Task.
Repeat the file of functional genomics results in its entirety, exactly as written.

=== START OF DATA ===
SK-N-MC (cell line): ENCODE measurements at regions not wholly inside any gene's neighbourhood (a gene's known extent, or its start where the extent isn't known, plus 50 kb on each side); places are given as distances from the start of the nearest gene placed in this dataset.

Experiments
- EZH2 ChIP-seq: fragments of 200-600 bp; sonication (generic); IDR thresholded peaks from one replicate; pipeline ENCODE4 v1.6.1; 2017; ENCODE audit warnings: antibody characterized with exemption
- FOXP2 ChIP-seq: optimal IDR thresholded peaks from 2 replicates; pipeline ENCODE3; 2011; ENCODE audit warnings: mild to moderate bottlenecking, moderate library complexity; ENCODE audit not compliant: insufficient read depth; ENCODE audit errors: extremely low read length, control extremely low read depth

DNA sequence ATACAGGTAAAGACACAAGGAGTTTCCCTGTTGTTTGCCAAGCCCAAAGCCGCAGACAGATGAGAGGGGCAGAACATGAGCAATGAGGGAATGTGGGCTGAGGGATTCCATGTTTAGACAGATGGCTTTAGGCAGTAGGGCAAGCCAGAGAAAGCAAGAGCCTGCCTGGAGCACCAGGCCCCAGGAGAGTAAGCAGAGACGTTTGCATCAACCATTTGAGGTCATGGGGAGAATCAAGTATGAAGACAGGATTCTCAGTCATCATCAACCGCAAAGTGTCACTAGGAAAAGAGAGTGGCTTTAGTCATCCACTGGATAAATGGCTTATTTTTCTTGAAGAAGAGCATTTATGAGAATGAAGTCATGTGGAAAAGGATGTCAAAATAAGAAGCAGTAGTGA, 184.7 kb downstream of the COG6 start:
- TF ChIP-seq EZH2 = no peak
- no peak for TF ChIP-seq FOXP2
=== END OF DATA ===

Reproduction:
SK-N-MC (cell line): ENCODE measurements at regions not wholly inside any gene's neighbourhood (a gene's known extent, or its start where the extent isn't known, plus 50 kb on each side); places are given as distances from the start of the nearest gene placed in this dataset.

Experiments
- EZH2 ChIP-seq: fragments of 200-600 bp; sonication (generic); IDR thresholded peaks from one replicate; pipeline ENCODE4 v1.6.1; 2017; ENCODE audit warnings: antibody characterized with exemption
- FOXP2 ChIP-seq: optimal IDR thresholded peaks from 2 replicates; pipeline ENCODE3; 2011; ENCODE audit warnings: mild to moderate bottlenecking, moderate library complexity; ENCODE audit not compliant: insufficient read depth; ENCODE audit errors: extremely low read length, control extremely low read depth

DNA sequence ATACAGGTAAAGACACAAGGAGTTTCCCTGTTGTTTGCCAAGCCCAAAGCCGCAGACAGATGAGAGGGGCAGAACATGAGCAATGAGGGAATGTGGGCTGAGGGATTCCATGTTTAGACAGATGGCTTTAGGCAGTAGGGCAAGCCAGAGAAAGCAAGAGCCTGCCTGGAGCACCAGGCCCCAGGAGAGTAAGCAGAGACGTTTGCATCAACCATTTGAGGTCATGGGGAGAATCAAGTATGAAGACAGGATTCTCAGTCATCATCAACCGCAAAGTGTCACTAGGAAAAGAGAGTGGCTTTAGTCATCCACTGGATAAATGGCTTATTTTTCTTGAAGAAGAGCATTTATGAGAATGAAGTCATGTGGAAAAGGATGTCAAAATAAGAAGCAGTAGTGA, 184.7 kb downstream of the COG6 start:
- TF ChIP-seq EZH2 = no peak
- no peak for TF ChIP-seq FOXP2